And finally, as part of the wider strategy to make BBC Online better for audiences we felt a new approach was needed to deliver key functionality we know they want. Therefore, last summer while the rest of the country was busy watching the Olympics, a small team was brought together to explore these problems.

We started by pulling together everything we could about our audience. We spoke to students and teachers in focus groups, looked for patterns in our server logs, at spoke internally with our producers too. Any insight we could get into what worked, and what didn’t – what was feasible, and where there were opportunities for a future Bitesize were scrutinised carefully.

As a student, I would like …, so that …

The outcome of this work was a small set of personas (helping us to understand our audience behaviours) and a much larger set of user stories (describing what our users needed).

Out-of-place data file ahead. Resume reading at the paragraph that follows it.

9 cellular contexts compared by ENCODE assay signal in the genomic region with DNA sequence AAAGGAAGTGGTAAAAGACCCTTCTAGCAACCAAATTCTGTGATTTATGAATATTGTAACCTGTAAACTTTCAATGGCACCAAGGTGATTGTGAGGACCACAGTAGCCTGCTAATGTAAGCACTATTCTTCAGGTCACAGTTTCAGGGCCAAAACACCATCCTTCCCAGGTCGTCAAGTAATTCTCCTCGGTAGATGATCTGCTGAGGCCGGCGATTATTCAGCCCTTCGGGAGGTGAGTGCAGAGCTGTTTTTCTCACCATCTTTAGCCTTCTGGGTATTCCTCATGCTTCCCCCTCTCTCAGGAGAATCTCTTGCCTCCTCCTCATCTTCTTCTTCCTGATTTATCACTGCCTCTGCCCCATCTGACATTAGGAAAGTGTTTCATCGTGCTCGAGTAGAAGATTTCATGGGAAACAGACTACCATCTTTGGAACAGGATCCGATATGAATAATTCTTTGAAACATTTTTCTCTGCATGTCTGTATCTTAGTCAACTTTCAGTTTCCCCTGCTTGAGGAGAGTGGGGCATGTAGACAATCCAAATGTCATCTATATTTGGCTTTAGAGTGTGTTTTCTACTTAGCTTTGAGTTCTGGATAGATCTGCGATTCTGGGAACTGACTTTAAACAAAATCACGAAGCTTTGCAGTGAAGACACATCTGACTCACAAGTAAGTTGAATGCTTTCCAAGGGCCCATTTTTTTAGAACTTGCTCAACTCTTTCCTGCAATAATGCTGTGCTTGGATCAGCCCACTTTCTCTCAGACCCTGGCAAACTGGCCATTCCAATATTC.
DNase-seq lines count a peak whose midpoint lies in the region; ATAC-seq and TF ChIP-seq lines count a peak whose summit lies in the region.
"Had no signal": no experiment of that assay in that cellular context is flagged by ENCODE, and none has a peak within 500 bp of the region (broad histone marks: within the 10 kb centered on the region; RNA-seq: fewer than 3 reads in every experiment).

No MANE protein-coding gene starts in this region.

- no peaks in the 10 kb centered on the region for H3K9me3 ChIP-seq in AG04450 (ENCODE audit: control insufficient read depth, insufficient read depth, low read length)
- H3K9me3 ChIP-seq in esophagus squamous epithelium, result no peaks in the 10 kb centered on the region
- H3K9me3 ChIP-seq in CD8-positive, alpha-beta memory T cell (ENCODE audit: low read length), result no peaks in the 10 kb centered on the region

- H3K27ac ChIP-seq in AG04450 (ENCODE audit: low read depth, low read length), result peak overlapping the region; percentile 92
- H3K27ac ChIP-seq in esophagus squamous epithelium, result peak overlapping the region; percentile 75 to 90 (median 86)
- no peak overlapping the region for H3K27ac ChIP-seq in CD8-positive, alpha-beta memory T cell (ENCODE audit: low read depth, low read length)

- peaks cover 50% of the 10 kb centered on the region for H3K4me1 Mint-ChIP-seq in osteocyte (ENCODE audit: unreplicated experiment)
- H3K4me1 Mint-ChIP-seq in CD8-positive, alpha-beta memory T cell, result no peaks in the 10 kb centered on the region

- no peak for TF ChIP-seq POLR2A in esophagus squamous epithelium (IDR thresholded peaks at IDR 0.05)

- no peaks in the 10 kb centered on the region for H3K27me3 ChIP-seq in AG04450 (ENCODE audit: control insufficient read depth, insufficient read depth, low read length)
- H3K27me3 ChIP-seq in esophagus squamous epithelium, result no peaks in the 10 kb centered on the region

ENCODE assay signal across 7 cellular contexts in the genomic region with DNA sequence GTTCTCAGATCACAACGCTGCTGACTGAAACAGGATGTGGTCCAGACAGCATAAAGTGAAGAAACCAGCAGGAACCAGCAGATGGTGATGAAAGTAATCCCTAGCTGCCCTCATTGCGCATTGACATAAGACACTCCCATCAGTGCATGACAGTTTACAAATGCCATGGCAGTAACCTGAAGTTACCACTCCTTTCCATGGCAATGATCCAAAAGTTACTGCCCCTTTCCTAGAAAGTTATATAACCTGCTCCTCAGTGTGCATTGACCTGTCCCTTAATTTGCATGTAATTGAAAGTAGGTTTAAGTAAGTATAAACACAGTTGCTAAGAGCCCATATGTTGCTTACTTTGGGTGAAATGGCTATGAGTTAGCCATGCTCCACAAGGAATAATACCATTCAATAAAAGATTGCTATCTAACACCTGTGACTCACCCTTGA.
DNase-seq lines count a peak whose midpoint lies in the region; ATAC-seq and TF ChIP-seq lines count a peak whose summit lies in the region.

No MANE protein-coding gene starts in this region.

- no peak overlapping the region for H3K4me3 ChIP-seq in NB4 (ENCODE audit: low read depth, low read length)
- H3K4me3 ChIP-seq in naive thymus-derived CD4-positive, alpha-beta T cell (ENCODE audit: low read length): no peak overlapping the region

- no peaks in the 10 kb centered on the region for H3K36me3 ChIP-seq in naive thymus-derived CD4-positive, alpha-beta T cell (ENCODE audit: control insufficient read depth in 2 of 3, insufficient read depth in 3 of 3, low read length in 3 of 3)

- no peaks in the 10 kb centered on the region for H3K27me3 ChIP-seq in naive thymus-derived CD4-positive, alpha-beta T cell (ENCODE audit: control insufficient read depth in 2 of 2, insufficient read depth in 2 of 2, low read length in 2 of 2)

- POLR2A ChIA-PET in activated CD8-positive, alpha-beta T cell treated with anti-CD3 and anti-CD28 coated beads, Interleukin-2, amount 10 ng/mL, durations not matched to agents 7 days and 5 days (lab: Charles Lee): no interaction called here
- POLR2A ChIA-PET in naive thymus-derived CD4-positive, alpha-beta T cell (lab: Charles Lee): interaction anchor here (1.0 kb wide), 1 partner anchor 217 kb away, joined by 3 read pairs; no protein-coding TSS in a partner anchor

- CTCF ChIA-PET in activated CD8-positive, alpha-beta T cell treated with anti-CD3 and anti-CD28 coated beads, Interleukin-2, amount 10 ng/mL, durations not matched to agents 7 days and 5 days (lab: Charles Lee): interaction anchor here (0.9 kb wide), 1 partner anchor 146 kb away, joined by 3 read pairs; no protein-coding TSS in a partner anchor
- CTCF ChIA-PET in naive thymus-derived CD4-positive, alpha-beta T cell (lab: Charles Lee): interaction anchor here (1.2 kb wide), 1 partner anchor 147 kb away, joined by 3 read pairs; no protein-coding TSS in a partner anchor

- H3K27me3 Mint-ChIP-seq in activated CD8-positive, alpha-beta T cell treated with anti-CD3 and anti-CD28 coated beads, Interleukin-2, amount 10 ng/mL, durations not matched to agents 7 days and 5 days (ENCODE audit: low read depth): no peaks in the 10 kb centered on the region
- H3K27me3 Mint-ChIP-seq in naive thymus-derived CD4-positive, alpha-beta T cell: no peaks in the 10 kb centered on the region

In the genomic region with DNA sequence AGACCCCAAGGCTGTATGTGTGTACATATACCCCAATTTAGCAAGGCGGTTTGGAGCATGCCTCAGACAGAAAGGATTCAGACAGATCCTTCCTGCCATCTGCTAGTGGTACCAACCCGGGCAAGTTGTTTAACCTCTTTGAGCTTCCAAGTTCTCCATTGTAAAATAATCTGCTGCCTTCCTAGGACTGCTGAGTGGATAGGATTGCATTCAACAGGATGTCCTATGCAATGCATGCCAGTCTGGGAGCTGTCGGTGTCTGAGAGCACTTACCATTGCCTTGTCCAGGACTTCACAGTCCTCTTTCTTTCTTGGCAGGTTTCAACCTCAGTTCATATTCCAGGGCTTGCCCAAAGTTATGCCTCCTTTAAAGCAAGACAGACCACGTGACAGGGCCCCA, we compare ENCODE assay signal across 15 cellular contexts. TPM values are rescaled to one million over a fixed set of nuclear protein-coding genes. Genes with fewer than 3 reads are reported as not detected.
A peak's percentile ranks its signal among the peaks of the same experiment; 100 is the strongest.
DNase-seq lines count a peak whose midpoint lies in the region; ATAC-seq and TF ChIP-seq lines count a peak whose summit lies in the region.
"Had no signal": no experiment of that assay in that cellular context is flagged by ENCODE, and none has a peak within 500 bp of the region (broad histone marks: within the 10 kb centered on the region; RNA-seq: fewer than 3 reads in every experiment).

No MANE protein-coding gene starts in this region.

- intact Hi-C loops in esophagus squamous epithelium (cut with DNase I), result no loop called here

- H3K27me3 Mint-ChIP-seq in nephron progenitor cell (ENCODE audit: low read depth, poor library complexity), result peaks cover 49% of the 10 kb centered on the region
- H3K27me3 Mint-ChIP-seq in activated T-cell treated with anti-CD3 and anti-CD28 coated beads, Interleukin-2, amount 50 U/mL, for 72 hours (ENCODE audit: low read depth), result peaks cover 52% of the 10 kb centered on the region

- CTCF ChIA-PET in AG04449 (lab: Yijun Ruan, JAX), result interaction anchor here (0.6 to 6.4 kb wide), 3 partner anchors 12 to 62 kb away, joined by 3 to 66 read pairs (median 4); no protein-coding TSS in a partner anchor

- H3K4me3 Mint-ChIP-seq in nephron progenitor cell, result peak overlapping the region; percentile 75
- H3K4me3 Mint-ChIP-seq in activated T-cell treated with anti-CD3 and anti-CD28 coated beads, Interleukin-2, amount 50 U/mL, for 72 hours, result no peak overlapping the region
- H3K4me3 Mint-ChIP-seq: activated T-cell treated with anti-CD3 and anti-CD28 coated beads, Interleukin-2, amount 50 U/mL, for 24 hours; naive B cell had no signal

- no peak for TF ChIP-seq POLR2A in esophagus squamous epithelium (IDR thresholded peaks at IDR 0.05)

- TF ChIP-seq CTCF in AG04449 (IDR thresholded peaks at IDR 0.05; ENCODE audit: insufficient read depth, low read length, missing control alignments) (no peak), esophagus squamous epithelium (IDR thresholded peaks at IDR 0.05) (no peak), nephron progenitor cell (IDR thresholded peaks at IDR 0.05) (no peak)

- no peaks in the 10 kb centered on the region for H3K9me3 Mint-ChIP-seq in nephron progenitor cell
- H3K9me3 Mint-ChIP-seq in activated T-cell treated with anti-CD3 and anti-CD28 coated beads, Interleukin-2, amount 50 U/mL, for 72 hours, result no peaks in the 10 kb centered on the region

If you’re a regular reader of the Internet blog, you’ll know that our teams have embraced the User-centred design approach.

The key benefit for me in having done this is that it’s been nigh on impossible to forget about our users and their needs. In every planning, triage, sprint demo and daily stand-up we do, 8 words come up more than any others: "As a student, I would like …, so that …".

At this point, we expanded our team to include design and development staff. We prioritised our user stories, and then explored each in turn, imagining what we’d need to build to realise them for our audience – identifying as we went any HTML pages and reusable visual components that we could incorporate into the build.